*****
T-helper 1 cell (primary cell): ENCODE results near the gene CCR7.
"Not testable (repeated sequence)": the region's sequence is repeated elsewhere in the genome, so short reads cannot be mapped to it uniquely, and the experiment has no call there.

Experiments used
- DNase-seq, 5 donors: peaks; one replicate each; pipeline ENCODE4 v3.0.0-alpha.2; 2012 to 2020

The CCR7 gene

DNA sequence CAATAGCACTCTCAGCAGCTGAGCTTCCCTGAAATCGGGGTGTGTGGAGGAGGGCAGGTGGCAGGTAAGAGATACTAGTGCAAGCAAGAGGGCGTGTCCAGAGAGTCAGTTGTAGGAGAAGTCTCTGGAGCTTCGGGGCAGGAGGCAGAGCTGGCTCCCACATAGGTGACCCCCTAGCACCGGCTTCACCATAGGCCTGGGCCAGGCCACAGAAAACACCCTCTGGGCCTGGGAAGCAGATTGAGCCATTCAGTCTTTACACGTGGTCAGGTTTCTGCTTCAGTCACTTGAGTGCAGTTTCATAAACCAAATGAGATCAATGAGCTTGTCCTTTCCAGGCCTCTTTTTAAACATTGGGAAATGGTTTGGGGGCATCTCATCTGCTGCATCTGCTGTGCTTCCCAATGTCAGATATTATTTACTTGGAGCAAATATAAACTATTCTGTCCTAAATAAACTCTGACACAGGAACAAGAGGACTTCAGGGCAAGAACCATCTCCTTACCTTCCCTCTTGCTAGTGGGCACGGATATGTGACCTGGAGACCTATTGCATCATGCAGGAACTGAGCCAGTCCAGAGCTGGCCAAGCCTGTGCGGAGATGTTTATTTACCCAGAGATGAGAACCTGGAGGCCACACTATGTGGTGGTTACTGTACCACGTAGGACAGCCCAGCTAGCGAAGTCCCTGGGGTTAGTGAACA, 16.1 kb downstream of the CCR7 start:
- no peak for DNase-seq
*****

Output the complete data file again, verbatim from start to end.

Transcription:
T-helper 1 cell (primary cell): ENCODE results near the gene CCR7.
"Not testable (repeated sequence)": the region's sequence is repeated elsewhere in the genome, so short reads cannot be mapped to it uniquely, and the experiment has no call there.

Experiments used
- DNase-seq, 5 donors: peaks; one replicate each; pipeline ENCODE4 v3.0.0-alpha.2; 2012 to 2020

The CCR7 gene

DNA sequence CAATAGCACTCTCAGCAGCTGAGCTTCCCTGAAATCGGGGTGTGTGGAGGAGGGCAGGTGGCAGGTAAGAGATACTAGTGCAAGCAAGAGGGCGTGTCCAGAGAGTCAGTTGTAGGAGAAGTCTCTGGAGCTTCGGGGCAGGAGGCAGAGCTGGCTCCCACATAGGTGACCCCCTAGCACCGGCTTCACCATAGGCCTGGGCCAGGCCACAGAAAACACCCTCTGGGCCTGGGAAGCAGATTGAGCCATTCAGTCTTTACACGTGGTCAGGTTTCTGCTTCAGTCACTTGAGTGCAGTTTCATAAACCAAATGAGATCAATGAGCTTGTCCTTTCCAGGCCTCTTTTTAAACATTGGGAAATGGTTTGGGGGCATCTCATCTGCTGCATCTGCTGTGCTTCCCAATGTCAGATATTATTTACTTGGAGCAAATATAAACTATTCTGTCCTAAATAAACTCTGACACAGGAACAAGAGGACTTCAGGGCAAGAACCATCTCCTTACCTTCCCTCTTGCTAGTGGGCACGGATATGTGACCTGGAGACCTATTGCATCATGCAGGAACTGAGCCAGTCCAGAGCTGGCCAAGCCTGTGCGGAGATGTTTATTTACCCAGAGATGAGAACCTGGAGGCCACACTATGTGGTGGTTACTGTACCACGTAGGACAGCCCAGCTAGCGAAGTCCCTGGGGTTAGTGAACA, 16.1 kb downstream of the CCR7 start:
- no peak for DNase-seq